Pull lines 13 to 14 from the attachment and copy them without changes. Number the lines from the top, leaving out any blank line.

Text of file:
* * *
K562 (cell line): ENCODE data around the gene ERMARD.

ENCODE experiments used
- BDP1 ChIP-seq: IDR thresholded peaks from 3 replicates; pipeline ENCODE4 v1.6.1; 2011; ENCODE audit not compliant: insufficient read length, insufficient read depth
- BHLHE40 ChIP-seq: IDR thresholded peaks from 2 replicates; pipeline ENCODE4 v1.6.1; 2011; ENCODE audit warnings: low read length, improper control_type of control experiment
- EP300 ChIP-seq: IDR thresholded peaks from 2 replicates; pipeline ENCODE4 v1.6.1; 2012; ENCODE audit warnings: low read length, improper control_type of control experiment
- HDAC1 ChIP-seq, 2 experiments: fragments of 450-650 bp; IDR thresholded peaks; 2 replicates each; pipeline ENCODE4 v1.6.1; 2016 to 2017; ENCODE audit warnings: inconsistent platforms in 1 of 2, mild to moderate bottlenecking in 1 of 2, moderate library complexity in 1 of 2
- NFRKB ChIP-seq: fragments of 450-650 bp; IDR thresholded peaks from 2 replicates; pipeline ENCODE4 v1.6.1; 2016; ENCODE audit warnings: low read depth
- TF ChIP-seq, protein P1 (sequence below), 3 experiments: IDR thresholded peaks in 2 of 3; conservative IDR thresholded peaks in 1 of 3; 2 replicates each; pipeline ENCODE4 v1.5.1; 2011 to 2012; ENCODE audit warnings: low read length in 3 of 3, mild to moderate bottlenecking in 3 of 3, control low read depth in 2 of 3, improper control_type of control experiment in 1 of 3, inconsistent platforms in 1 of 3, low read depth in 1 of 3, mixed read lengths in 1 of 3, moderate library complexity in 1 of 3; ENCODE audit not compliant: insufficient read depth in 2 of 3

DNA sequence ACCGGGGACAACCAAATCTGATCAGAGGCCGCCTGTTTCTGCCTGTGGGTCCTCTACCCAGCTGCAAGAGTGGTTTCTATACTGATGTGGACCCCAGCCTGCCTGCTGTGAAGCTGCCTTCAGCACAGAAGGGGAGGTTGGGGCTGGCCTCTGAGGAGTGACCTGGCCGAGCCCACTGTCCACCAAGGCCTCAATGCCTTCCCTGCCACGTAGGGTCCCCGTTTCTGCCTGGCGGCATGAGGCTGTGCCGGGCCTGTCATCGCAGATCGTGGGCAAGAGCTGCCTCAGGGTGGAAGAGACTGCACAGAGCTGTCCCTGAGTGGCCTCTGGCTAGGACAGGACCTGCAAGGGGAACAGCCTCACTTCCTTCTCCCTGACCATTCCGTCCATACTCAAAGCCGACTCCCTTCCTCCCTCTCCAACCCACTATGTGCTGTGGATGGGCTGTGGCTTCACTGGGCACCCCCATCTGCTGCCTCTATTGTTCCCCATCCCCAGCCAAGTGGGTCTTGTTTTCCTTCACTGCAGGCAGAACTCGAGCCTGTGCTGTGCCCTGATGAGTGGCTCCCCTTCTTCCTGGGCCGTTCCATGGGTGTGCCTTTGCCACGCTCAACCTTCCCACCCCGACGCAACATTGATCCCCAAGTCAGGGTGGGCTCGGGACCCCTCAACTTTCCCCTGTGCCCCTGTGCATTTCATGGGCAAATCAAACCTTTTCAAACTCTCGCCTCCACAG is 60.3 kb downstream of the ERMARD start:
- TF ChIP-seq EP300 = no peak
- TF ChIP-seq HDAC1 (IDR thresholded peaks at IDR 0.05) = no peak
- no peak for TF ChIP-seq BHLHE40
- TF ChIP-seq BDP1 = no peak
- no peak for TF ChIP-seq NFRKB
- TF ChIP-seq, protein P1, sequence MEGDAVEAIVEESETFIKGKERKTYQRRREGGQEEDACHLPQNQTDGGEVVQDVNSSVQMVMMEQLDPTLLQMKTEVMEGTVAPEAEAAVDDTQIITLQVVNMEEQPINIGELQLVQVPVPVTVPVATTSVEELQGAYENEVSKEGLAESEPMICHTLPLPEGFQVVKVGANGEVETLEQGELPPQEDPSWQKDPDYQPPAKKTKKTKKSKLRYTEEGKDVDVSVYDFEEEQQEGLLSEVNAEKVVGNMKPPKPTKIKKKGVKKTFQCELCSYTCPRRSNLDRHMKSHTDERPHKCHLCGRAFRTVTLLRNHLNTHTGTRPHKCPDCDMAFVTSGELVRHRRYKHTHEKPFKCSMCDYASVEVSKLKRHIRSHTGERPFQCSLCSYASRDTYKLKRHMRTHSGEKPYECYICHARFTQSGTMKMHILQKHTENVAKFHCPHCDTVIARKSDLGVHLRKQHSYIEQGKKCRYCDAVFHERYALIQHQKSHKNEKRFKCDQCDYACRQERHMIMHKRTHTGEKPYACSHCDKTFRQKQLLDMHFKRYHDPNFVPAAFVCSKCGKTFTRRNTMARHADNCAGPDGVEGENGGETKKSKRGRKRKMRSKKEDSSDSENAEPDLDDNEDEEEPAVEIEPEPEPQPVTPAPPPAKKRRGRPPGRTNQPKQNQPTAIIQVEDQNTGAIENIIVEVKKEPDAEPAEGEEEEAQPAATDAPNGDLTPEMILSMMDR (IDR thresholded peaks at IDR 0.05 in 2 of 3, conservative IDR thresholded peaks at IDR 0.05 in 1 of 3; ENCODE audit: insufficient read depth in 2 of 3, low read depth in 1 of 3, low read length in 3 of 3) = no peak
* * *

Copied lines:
- TF ChIP-seq BDP1 = no peak
- no peak for TF ChIP-seq NFRKB